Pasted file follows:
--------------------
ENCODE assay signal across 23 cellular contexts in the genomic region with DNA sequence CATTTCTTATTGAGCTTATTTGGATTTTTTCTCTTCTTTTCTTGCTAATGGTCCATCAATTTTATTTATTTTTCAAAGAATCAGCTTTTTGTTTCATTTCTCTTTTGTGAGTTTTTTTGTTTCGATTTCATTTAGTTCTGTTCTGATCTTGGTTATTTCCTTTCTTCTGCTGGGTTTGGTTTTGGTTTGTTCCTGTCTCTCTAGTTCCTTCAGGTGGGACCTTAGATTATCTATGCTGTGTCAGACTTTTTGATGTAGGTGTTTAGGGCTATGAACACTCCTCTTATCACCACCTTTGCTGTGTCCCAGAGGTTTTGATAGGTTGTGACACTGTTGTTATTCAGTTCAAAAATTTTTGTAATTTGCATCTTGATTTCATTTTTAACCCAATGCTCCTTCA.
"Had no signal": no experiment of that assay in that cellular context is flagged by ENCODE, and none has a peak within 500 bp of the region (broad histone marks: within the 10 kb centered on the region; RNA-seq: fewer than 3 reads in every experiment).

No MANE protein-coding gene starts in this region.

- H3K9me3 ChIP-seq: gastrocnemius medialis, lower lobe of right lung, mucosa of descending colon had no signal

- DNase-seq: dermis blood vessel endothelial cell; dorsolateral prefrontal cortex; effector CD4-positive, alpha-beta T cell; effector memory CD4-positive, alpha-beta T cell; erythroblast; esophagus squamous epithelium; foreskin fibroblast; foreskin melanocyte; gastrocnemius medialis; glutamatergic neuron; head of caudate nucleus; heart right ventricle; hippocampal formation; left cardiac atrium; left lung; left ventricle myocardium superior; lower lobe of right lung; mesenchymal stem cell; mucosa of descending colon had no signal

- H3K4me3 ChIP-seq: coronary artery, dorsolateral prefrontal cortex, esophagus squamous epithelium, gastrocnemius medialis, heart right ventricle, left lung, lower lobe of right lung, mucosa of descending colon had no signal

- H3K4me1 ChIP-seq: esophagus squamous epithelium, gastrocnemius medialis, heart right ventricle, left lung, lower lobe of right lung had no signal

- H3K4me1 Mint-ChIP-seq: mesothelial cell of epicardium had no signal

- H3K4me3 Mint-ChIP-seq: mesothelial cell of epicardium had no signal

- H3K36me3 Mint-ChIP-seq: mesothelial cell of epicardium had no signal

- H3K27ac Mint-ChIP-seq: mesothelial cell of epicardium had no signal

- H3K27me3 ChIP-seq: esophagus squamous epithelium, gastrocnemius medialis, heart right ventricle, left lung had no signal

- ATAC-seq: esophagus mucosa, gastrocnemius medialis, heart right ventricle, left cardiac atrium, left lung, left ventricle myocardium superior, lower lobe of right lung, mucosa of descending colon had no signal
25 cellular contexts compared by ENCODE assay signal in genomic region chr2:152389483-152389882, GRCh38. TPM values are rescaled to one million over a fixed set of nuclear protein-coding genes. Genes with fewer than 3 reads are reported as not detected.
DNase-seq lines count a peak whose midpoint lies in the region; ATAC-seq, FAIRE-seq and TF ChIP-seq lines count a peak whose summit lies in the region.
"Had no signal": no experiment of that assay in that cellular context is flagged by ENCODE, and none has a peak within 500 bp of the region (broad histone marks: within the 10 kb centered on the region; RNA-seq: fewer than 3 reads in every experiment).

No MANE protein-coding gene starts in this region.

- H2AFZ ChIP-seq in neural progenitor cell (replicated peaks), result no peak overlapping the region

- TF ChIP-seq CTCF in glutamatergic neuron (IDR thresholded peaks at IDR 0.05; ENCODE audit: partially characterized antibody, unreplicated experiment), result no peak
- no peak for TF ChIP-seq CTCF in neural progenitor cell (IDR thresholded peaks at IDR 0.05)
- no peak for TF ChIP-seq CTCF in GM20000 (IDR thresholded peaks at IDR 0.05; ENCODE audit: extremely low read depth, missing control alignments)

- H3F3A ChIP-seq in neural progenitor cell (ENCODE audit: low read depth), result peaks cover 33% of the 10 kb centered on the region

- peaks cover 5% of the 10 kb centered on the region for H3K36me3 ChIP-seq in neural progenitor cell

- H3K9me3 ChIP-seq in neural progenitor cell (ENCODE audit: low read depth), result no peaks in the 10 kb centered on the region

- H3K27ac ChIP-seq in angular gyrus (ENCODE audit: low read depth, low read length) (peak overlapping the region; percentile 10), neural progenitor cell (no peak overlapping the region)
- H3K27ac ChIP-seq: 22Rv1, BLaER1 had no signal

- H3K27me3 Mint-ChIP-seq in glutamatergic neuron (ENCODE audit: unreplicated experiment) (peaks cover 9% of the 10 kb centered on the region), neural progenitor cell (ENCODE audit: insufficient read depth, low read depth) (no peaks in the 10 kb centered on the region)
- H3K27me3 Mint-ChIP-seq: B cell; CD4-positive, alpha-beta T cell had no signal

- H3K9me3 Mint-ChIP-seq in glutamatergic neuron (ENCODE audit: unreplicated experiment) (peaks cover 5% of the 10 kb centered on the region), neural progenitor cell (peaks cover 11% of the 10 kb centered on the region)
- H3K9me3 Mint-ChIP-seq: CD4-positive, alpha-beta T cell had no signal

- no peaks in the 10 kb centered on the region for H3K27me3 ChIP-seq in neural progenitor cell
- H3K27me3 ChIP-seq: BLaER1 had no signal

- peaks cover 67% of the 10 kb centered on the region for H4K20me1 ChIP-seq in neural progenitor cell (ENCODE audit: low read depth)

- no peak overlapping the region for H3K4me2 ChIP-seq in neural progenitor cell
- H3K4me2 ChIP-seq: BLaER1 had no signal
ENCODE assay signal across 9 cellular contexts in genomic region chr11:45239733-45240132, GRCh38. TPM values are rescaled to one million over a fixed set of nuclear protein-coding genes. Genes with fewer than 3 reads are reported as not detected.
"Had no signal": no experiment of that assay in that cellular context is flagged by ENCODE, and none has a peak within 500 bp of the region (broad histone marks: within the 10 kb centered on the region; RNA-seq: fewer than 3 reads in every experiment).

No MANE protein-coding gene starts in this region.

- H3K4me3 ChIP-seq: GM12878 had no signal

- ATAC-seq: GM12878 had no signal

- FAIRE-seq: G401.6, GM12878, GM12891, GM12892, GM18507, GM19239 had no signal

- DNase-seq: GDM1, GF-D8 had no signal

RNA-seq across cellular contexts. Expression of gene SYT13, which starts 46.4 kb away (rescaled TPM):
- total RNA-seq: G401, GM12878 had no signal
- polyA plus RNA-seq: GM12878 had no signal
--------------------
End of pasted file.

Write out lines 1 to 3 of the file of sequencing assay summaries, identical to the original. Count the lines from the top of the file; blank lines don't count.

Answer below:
ENCODE assay signal across 23 cellular contexts in the genomic region with DNA sequence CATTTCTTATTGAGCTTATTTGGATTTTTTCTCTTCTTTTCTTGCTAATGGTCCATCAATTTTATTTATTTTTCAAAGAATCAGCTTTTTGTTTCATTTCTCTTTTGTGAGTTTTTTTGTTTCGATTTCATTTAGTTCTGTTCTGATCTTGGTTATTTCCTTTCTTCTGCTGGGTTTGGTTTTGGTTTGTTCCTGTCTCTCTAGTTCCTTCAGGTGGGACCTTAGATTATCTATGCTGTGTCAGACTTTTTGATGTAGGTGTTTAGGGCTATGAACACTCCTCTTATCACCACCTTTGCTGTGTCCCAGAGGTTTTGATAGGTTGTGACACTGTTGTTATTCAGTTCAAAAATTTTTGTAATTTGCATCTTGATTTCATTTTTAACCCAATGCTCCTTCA.
"Had no signal": no experiment of that assay in that cellular context is flagged by ENCODE, and none has a peak within 500 bp of the region (broad histone marks: within the 10 kb centered on the region; RNA-seq: fewer than 3 reads in every experiment).

No MANE protein-coding gene starts in this region.